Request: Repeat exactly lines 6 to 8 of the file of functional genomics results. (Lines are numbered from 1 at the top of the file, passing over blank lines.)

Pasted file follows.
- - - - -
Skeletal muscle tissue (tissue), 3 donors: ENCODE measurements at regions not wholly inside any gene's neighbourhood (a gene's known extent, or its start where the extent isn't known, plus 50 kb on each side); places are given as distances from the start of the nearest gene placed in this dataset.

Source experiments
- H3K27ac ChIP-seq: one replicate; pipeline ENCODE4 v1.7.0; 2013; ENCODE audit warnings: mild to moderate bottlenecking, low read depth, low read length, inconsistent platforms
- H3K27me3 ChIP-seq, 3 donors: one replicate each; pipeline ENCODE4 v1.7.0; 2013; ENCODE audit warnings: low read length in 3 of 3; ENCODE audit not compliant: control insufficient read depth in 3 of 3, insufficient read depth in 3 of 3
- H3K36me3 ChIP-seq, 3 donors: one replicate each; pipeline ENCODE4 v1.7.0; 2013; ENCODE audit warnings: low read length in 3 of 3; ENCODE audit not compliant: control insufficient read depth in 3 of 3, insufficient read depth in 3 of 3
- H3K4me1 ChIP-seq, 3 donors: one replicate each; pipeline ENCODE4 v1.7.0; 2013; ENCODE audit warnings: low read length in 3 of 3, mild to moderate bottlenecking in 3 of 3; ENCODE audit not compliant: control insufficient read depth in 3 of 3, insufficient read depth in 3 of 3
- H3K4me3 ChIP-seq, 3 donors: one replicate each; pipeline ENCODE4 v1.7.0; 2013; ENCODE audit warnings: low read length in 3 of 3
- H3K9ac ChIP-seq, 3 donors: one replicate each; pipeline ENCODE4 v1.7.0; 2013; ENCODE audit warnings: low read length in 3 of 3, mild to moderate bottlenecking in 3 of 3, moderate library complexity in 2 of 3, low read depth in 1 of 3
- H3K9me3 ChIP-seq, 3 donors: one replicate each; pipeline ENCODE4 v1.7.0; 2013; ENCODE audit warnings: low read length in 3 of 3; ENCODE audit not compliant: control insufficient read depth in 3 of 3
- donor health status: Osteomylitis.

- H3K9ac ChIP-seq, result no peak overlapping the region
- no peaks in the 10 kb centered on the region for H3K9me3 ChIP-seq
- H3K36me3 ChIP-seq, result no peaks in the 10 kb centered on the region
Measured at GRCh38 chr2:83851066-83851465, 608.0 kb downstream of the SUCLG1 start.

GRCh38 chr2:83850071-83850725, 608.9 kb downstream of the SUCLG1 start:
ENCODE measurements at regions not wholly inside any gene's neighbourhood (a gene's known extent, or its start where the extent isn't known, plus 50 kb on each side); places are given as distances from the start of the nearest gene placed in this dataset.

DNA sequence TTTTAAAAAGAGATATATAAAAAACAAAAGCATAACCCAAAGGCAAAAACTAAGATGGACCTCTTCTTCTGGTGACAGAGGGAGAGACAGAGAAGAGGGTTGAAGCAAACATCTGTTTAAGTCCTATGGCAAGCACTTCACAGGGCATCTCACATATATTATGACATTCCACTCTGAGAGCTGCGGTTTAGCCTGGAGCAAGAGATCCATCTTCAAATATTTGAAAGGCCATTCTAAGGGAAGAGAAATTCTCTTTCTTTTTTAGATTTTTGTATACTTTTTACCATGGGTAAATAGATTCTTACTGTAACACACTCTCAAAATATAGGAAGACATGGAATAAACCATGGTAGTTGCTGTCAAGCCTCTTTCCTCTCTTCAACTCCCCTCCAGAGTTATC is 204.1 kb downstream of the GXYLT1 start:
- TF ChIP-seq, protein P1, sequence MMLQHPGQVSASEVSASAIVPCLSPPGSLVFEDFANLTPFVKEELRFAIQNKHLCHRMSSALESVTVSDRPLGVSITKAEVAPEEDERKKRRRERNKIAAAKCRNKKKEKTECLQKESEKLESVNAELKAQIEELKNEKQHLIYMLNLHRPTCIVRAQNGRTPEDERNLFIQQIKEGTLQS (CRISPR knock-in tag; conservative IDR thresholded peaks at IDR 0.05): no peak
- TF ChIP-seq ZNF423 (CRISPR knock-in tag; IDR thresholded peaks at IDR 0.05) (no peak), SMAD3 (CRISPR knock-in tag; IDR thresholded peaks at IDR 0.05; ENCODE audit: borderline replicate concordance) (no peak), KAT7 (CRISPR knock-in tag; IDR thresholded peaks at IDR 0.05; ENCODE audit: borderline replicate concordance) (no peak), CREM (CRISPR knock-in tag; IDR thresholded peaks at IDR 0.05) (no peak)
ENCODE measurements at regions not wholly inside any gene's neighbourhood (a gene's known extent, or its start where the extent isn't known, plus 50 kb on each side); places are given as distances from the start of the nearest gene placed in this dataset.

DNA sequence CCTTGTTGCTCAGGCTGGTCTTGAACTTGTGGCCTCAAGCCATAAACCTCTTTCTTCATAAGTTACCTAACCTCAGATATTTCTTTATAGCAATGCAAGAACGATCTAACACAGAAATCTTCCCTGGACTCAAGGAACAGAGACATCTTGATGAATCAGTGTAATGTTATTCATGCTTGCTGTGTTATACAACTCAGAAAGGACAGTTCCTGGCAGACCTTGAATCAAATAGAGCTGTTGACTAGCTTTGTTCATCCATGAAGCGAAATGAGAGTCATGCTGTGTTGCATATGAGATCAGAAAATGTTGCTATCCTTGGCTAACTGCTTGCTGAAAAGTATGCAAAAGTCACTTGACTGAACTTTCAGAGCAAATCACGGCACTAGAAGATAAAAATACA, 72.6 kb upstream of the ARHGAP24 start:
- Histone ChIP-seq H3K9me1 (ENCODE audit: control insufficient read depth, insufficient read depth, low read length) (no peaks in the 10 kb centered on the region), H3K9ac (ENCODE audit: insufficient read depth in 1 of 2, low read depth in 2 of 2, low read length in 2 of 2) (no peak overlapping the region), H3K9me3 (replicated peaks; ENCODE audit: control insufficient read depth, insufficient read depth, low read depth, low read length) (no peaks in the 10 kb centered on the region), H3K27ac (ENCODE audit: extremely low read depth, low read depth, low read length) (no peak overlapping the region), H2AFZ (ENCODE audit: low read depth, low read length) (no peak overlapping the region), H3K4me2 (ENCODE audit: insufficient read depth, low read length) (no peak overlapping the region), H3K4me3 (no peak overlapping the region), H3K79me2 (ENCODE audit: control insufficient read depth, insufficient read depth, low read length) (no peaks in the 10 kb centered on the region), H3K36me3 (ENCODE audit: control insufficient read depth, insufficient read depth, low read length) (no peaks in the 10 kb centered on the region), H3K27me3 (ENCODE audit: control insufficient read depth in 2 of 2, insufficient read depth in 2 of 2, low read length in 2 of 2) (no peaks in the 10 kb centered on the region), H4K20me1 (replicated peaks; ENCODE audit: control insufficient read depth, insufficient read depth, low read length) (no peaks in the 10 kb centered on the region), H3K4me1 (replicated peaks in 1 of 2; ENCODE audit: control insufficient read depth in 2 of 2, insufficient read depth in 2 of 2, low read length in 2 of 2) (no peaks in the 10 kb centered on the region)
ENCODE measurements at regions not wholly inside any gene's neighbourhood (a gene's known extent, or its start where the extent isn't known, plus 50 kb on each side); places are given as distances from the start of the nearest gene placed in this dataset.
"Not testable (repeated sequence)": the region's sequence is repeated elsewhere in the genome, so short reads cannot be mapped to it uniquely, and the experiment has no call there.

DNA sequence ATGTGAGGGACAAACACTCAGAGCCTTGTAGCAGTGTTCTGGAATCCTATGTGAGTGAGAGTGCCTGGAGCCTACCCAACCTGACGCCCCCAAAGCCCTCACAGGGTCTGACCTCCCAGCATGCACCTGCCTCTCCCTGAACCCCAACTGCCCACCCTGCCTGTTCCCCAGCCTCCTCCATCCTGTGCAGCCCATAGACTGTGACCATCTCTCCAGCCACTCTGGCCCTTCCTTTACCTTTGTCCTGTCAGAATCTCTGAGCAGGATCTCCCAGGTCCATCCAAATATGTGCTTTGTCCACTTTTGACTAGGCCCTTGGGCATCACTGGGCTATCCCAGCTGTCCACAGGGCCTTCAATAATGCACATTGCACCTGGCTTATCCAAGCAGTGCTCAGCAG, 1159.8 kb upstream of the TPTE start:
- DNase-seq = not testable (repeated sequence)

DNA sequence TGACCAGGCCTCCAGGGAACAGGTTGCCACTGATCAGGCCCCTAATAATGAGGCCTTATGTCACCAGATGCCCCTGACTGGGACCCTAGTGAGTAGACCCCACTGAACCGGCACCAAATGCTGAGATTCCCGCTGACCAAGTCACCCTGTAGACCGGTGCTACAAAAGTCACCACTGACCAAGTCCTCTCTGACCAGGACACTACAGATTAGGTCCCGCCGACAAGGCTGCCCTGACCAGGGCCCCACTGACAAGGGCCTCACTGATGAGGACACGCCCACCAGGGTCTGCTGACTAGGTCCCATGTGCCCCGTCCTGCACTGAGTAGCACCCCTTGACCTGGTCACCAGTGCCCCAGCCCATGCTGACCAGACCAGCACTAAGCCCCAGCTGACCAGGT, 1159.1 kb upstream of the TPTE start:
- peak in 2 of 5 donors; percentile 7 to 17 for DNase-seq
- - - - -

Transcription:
- H3K4me1 ChIP-seq, 3 donors: one replicate each; pipeline ENCODE4 v1.7.0; 2013; ENCODE audit warnings: low read length in 3 of 3, mild to moderate bottlenecking in 3 of 3; ENCODE audit not compliant: control insufficient read depth in 3 of 3, insufficient read depth in 3 of 3
- H3K4me3 ChIP-seq, 3 donors: one replicate each; pipeline ENCODE4 v1.7.0; 2013; ENCODE audit warnings: low read length in 3 of 3
- H3K9ac ChIP-seq, 3 donors: one replicate each; pipeline ENCODE4 v1.7.0; 2013; ENCODE audit warnings: low read length in 3 of 3, mild to moderate bottlenecking in 3 of 3, moderate library complexity in 2 of 3, low read depth in 1 of 3